As economics seems to be devolving into a race to accumulate more debt, an emerging sovereign debt crisis is starting to accelerate. More than a hundred countries are expected to pay $130 billion in debt interest by this year — with about half of that debt being held by private investors.
As COVID-19 forces shutdowns, there is the possibility that tax revenues for states go down while their burden on healthcare systems go down. With businesses and economies shut down, economic growth is slowing down, and tax revenues will decrease. Meanwhile, there will be greater demand for fiscal stimulus from governments to help spur an economic recovery.
Though with monetary policy pushing down nominal interest rate targeting around the world — in theory debt should be easier to service. Yet the IMF is warning that taking on more debt may lead to unstable financial and economic instability. Though economic growth has slowed — interest rates have also been driven down. However, even though interest rate-growth differentials (r-g) as it’s described is very low and even negative in many contexts — these can portend dramatic swings after for countries that take on more public debt. Countries may be quickly swamped by instability in their debt and the increasing interest rates demanded of them.
There is the possibility that with economic slowdown, a raft of sovereign bankruptcies will happen: countries overwhelmed by their debt obligations will see their yields attacked, with investors asking for more return in order to hold certain forms of sovereign debt. This makes it much more difficult for the country to service its debt and at an extreme, negotiate deals with investors that are akin to a bankruptcy.
This is nothing new — after the 2007-2008 recession, there were sovereign debt crises around the world, including the famous Eurozone sovereign debt crisis that started from 2009 onwards. Countries like Greece had to take dramatic austerity measures in order to satisfy private creditors and watchdog international agencies such as the IMF and the European Central Bank. COVID-19 accelerates these debt dynamics and spreads them across a wider expanse of countries.
The immediate effect is that countries struggle to have any money for the fiscal policies recommended to restart economic growth. Lebanon restructured some its debt and went to the IMF after this dynamic forced it to financial ruin. The domestic currency, the Lebanese pound, went through a bout of hyperinflation, destroying the ability of the Lebanese people to benefit from their savings, and driving a push to acquire US dollars as a store of value.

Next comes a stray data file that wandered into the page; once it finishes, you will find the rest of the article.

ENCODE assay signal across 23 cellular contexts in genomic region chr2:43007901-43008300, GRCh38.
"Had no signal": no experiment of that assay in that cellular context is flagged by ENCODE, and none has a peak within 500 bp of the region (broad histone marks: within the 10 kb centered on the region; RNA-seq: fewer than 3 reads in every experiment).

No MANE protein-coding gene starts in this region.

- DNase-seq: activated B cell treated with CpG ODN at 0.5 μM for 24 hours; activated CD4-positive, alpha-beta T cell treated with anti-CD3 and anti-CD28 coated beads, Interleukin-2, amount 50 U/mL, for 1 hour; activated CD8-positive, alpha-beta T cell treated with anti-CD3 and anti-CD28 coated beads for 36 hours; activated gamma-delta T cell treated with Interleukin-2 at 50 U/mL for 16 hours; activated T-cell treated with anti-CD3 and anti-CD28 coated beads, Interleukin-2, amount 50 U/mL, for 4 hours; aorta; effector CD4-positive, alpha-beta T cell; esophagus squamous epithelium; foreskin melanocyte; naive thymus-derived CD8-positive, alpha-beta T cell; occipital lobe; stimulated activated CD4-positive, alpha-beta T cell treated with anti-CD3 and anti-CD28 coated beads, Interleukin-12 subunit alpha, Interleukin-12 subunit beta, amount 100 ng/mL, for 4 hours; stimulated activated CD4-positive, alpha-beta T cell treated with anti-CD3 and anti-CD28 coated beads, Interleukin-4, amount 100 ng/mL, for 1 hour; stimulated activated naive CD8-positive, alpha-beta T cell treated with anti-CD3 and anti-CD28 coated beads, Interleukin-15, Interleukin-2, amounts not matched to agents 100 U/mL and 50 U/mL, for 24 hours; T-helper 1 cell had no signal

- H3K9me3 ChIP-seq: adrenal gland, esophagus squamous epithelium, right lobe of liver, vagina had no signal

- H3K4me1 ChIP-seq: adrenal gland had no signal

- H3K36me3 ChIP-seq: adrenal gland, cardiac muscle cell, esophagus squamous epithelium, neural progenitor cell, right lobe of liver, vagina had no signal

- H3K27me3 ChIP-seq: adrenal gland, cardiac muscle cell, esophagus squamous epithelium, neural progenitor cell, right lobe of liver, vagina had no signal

The knock on cryptocurrencies is that they are unstable — yet faced with the possibility of multiple nations declaring default, it’s possible that stablecoins pegged to various different denominated assets might serve as an intuitive bridge for cryptocurrency adoption at large that are safer than chaotic domestic currencies.
It’s no coincidence that countries like Venezuela, which face an unstable local currency, and a raft of barriers (due to sanctions) have some of the highest bitcoin adoption rates in the world. The combination of a rapidly eroding local currency and inability to access a safe-haven will soon be a globally distributed problem — one that will swamp different countries and different citizens who will look for different solutions.
While the default for many countries such as Lebanon has been to get the USD as a store of value against the lower value of their domestic countries, the weaker US dollar and a reckoning over the USD’s position in the global balance of currencies may soon change this dynamic. If cryptocurrencies can find a way to enter the discussion and take this spot, then the macroeconomic trend of sovereign debt will help provide support and a powerful reason for new adoption around the world.